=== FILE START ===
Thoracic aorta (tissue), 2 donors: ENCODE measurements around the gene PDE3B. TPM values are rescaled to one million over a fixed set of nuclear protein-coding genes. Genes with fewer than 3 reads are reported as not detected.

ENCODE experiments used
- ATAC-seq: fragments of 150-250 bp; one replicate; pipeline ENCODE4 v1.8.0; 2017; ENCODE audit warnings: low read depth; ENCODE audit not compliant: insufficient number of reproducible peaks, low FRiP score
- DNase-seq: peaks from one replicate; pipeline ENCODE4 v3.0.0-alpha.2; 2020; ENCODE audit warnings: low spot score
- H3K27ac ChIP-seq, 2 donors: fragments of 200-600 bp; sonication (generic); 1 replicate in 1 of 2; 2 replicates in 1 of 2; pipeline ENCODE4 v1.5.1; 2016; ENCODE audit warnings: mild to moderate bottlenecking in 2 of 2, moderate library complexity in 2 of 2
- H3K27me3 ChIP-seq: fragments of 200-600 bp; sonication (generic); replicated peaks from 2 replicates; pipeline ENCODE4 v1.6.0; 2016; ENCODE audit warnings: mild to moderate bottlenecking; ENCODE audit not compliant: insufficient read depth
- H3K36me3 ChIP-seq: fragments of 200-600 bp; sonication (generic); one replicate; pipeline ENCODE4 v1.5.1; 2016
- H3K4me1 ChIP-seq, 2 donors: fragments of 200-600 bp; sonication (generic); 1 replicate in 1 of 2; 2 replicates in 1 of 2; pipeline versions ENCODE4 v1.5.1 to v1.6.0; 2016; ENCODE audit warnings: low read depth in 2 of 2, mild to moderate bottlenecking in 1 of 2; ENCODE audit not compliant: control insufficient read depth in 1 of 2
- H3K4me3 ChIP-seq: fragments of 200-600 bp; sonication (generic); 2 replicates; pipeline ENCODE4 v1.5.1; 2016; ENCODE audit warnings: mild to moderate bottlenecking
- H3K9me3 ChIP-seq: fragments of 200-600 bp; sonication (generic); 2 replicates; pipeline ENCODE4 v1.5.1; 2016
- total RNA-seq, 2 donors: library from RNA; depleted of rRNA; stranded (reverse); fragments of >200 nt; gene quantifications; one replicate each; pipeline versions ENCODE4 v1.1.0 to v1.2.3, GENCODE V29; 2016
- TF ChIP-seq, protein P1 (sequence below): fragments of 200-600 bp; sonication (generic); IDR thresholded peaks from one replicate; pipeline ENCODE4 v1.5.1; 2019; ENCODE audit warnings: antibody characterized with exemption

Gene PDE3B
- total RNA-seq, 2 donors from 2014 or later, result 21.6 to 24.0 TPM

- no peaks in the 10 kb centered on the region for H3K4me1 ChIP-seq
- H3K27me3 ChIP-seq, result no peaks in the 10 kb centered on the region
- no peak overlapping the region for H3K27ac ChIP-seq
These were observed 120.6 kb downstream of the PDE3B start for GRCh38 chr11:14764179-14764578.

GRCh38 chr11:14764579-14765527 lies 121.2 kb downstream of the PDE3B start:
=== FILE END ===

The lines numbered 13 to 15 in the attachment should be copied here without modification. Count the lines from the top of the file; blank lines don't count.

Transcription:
Gene PDE3B
- total RNA-seq, 2 donors from 2014 or later, result 21.6 to 24.0 TPM

- no peaks in the 10 kb centered on the region for H3K4me1 ChIP-seq